Diabetes UK has today issued a joint statement with the charity JDRF, re-stating with them our call on the UK Government to urgently provide concrete detail on its plans to ensure no interruption to the availability of insulin and other medical supplies in the event of a no-deal Brexit.
Chris Askew, Chief Executive of Diabetes UK and Karen Addington, Chief Executive of JDRF, have made the following statement:
“With just a matter of weeks between now and 29th March and, despite reaching out directly to the Department of Health and Social Care in December, we still have not seen the concrete detail needed to reassure us – or people with diabetes – that the UK Government’s plans are robust enough to guarantee no impact on insulin and medicine supplies in the event of a no-deal Brexit.
“We are increasingly hearing from worried people who do not feel reassured by existing published guidance on this issue. With the information available to date, we feel unable to fully alleviate their concerns.
“We want to reassure people but – based on the information currently available – we cannot say with confidence that people will be able to get the insulin and other medical supplies they need in the event of a no-deal Brexit.
“Insulin is a life-saving necessity for hundreds of thousands of people with diabetes, and any delay or interruption to access would be incredibly dangerous. The UK Government must – with all urgency – produce the detail needed to reassure the public that it, and all relevant organisations involved in the smooth supply of insulin into the UK, have robust systems and agreements in place to ensure this supply in the event of a no-deal Brexit.”
Diabetes UK wrote to Health Secretary Matt Hancock in December, and to Health Minister Stephen Hammond last week.
Diabetes UK and JDRF are making today’s statement as responses from the Secretary of State and the Minister have not yet provided the detail we believe is necessary to reassure people living with or affected by diabetes.
Both Diabetes UK and JDRF have published information on their websites with the latest on Brexit, to answer the concerns people may have about access to insulin and other medical supplies. People with diabetes use other imported medications, technologies and consumables such as test strips, needles, and insulin pump and glucose monitoring cannulas, all of which are essential in diabetes management.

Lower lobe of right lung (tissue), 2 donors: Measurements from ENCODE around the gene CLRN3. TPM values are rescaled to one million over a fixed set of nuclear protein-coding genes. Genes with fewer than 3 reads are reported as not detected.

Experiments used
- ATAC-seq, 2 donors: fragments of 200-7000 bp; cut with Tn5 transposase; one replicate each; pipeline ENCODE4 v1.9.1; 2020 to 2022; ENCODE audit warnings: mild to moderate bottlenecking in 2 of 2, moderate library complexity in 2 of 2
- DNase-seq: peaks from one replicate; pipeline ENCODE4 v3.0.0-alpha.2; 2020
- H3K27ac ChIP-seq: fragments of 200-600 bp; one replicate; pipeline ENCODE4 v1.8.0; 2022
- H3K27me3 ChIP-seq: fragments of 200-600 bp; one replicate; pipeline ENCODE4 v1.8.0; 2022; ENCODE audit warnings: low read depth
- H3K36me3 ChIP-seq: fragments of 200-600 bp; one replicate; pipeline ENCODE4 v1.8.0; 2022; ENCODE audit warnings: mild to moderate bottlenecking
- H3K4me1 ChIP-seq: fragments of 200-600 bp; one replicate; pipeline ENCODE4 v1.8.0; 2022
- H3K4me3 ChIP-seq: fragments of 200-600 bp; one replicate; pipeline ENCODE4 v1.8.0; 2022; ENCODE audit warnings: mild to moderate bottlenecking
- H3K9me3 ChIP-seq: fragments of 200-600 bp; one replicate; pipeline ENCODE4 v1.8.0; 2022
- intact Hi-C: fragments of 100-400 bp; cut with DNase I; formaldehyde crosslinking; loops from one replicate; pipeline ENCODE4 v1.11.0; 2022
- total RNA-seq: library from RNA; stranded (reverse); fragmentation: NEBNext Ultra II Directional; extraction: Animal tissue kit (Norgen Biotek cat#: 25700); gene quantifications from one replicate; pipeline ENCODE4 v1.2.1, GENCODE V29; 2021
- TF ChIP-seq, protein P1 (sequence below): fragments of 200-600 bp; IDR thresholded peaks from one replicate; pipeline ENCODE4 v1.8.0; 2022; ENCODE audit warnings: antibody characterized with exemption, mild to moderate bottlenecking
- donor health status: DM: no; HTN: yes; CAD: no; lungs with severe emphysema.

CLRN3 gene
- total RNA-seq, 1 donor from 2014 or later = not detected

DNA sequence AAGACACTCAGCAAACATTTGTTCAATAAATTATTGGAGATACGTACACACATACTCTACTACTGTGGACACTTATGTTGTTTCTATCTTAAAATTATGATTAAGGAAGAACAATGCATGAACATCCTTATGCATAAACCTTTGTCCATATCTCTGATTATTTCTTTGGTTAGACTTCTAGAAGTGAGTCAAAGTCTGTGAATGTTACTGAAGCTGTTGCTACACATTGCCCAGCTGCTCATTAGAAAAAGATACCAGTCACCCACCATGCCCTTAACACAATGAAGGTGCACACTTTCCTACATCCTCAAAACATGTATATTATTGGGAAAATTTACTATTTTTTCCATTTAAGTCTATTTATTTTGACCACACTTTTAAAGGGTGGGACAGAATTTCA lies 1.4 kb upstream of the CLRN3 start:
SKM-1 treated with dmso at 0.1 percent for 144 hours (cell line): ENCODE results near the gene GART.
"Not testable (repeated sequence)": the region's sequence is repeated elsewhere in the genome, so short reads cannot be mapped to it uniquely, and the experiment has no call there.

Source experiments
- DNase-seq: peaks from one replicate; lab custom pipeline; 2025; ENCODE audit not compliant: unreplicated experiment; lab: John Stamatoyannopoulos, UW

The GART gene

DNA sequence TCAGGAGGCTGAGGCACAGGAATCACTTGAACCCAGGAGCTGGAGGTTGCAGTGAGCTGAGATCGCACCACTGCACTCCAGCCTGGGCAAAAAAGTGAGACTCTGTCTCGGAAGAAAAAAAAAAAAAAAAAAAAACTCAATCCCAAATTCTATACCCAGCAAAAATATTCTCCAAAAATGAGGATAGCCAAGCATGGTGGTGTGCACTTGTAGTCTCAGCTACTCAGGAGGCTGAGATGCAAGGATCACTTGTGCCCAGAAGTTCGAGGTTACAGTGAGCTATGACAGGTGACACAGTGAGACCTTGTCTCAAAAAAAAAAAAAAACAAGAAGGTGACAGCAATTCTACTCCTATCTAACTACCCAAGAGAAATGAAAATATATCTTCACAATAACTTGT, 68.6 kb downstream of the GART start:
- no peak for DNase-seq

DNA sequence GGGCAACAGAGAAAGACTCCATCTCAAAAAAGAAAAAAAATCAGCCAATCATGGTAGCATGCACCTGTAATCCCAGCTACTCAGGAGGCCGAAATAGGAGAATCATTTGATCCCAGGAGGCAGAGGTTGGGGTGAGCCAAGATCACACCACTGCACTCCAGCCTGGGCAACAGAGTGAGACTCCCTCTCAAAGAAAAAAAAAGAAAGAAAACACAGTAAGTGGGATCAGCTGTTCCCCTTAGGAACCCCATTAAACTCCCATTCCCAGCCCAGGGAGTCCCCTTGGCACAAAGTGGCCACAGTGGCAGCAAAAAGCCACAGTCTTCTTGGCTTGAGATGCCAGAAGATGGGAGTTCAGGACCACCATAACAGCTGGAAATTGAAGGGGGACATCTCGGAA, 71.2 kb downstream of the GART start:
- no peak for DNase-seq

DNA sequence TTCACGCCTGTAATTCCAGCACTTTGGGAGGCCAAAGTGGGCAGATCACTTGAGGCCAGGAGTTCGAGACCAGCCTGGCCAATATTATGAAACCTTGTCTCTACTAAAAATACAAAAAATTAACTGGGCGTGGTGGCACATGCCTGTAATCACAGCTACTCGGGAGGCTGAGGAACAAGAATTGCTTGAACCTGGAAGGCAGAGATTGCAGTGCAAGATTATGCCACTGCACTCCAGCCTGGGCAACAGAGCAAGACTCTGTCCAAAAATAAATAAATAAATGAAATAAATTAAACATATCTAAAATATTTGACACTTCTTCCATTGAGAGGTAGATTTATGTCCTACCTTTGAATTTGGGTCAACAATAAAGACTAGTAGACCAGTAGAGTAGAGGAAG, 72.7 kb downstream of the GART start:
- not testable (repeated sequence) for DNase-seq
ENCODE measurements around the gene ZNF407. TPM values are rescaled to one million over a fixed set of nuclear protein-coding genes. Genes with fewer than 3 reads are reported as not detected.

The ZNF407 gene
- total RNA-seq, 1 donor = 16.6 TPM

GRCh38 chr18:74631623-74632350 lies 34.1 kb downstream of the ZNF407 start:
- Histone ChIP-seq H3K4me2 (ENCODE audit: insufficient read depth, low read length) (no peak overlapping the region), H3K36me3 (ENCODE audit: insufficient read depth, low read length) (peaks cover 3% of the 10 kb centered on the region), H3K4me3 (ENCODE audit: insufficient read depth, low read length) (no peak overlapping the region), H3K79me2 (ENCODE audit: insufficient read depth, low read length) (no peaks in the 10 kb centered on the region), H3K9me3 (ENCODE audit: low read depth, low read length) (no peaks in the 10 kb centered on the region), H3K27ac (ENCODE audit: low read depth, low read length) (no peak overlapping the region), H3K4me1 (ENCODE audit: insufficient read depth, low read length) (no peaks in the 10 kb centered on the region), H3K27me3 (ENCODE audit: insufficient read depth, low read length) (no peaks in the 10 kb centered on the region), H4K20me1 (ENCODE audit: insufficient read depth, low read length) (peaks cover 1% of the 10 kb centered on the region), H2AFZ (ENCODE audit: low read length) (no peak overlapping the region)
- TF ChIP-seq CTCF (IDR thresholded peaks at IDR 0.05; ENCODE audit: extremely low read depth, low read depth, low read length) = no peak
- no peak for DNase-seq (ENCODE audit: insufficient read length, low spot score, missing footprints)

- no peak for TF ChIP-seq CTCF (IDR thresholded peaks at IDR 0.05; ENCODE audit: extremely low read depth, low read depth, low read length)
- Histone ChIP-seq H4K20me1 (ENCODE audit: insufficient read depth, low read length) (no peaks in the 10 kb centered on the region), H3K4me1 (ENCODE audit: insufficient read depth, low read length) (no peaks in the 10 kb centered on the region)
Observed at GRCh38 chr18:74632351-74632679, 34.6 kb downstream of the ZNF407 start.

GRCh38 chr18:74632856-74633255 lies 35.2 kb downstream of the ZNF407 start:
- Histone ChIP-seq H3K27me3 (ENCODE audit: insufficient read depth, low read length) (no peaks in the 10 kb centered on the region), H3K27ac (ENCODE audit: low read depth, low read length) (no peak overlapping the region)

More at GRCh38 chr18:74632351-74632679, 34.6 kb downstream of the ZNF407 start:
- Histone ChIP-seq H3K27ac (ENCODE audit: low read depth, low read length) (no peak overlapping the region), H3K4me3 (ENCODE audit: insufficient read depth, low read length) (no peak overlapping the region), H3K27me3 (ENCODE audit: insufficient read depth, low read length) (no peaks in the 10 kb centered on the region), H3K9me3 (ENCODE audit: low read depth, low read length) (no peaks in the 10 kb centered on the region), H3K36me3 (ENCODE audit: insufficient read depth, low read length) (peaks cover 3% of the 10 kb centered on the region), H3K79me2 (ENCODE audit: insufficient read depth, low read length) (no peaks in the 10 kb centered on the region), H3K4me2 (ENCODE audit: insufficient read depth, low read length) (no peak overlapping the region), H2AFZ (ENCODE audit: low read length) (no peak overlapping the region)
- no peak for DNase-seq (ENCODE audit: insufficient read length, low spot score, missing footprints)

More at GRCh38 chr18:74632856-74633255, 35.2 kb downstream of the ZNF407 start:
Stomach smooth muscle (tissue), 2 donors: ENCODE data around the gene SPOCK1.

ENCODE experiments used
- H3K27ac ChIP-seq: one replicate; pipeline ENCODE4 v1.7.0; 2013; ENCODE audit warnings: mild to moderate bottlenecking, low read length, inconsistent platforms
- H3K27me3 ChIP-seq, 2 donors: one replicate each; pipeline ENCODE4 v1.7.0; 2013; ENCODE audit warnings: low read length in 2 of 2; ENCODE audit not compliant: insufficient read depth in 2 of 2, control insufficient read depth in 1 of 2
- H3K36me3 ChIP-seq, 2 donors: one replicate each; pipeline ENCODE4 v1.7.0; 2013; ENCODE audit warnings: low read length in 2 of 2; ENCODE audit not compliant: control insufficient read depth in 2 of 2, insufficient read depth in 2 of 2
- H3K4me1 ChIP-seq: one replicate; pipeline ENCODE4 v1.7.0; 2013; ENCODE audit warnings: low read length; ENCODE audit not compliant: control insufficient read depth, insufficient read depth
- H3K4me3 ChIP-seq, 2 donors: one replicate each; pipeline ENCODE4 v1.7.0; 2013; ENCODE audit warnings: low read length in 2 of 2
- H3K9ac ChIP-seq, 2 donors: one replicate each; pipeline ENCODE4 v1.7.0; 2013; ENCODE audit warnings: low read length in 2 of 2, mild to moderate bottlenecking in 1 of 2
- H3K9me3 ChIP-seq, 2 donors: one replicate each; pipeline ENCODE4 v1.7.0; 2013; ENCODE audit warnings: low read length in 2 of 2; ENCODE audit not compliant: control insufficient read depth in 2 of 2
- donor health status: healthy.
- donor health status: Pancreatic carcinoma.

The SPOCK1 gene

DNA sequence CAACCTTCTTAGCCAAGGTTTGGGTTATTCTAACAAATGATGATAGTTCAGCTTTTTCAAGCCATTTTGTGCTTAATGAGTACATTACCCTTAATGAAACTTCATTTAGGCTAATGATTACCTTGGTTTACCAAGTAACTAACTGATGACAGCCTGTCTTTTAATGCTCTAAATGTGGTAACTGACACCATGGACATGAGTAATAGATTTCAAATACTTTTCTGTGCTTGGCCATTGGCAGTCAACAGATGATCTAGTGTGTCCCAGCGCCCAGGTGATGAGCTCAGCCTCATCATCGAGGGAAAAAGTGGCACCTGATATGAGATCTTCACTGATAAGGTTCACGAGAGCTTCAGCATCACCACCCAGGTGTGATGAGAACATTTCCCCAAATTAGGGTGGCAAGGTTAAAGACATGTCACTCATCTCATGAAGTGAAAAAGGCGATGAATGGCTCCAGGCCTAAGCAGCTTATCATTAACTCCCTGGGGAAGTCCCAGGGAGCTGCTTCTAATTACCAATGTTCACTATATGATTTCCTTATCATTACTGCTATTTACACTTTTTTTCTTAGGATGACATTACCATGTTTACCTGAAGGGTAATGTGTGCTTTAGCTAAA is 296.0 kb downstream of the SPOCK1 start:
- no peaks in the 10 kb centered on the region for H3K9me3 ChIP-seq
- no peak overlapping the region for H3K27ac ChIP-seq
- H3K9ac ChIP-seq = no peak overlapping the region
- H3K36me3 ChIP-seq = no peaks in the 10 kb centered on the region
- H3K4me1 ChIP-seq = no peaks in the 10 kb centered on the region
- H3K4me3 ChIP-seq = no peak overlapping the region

Diabetes UK has also developed a new contact form available specifically for people living with or affected by diabetes to report any difficulties accessing medicines and supplies relating to Brexit.
Since publishing the story, we have had conversations at the highest levels within both the Department of Health and Social Care, and NHS England. As a result of these conversations, we’ve had commitment both from the Department, and from NHS England, that both Diabetes UK and JDRF will be given the opportunity to view detailed plans in relation to continued supply of both insulin and other diabetes-related medical supplies.
We’re encouraged by these new early developments and, as soon as these important meetings have taken place, we’ll update you all.
Following a series of letters and public statements, we have had a meeting with senior officials with expertise in logistics and supplies of medicines and consumables at the Department of Health and Social Care and NHS England.
This was a very encouraging discussion, and alongside the ministerial statement published yesterday and the recent reassurances from the insulin manufacturers, we feel more reassured about plans (FAQ from NHS England available here).
We want the Government and Secretary of State for Health to continue to ensure that information about progress is made available and we will continue to work with them to ensure this happens.